Add Comment

              Let me see if I can unpack the premise as I understand it:

              After accidentally killing her boss in a heated argument, the sole eyewitness blackmails her with demands for sexual favors.

              So far, so good.  Not for the character, but for the premise and logline in that the form of blackmail is specific.

              BUT,  if I understand your logline correctly, the demands for sexual favors are not enough to incite her to plot his death.  Only after his blackmail demands escalate to demands that she perform “criminal acts”, does she decide she must kill him.  Well, there is no mention of “criminal acts’ in the latest version of the logline.  Further, “criminal acts” is vague — it can mean anything from shoplifting to murder.  Exactly what kind of “criminal acts” triggers her decision and action to kill him?

              Finally, I get the sense that the demands for “criminal acts” constitute the MPR, the midpoint reversal of her plot trajectory.  Reversal in that she finally reverses roles from being  his passive victim  to becoming his proactive adversary  — she stops taking it, uh, literally lying down  and starts fighting back.  That’s okay, it’s street legal to include an MPR in a logline (as I did recently for a logline for the movie “Allied”) but I just want to be sure that is how you intend to map out the plot.

              Singularity Answered on June 29, 2019.

              Act I shows the woman suffering a series of private an professional setbacks that leave her increasingly agitated until the big argument with her boss where she accidentally kills him and covers it up. (In my view, the inciting incident is the death of her boss.) In Act II,  she thinks she has fooled the police, but she does not know a colleague  witnessed the fight. That colleague starts blackmailing her. At first she tries to appease him, but his demands escalate  until  he is demanding she build  a meth lab (she works as a chemist), at which point she decides to kill him (her brother died of a drug overdose, so she hates  dealers).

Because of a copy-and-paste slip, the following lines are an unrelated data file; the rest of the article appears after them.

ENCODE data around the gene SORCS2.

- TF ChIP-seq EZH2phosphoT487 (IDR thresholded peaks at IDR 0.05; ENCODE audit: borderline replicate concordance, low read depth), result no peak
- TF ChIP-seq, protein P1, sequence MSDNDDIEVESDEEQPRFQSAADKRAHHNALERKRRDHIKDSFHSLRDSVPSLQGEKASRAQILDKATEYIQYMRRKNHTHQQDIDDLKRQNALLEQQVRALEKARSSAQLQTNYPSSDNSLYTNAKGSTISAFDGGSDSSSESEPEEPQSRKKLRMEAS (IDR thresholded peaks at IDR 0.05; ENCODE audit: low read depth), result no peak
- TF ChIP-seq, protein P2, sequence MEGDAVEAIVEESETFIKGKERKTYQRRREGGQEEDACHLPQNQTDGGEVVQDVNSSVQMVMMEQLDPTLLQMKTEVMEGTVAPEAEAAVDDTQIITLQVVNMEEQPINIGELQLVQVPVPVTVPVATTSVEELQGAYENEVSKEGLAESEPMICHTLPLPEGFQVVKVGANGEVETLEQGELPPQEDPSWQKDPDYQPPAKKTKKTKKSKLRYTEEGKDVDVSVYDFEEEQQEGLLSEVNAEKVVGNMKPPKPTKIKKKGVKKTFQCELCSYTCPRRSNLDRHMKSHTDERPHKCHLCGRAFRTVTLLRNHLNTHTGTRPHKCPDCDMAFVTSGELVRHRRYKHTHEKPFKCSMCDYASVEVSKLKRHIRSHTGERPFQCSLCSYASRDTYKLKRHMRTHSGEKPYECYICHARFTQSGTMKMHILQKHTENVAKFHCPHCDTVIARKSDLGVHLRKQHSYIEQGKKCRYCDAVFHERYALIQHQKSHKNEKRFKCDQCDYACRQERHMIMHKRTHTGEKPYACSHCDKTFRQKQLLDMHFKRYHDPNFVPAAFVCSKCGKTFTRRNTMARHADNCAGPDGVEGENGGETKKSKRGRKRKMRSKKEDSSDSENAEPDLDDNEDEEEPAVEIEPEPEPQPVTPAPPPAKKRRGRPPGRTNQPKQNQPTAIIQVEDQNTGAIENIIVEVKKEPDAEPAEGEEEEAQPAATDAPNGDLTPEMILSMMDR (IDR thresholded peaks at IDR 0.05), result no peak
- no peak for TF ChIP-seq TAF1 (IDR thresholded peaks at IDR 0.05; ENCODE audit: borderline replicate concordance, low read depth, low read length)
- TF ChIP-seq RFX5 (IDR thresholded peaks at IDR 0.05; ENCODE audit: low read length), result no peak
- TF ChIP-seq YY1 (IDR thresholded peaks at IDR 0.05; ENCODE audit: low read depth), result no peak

Maybe this is clearer:

              After a distraught woman kills her overbearing boss during a heated argument and evades culpability, she must confront a sleazy blackmailer bent on destroying her.

              on June 29, 2019.
              Add Comment


                Thanks for the further clarifications.

                >> bent on destroying her.
                But is that really his intention? Based upon the further details you provided, he seems bent on exploiting her skills as a chemist to cook meth.

                And now that I know that she’s a chemist, it seems to me that is a crucial bit of information that needs to be in the logline. She needs to be defined as such. Because that he would demand she cook meth only makes sense if she’s got chemistry chops.

                Frankly, I think that his blackmailing her by demanding sexual favors is more than enough reason for her to want to kill him.  What I think would be more interesting is a logline and plot that focuses on  the chemistry that develops between the two characters rather than any chemistry in a meth lab.

                But it’s your story.

                Singularity Answered on June 30, 2019.
                Add Comment

                Your Review

                By posting your review, you agree to the privacy policy and terms of service.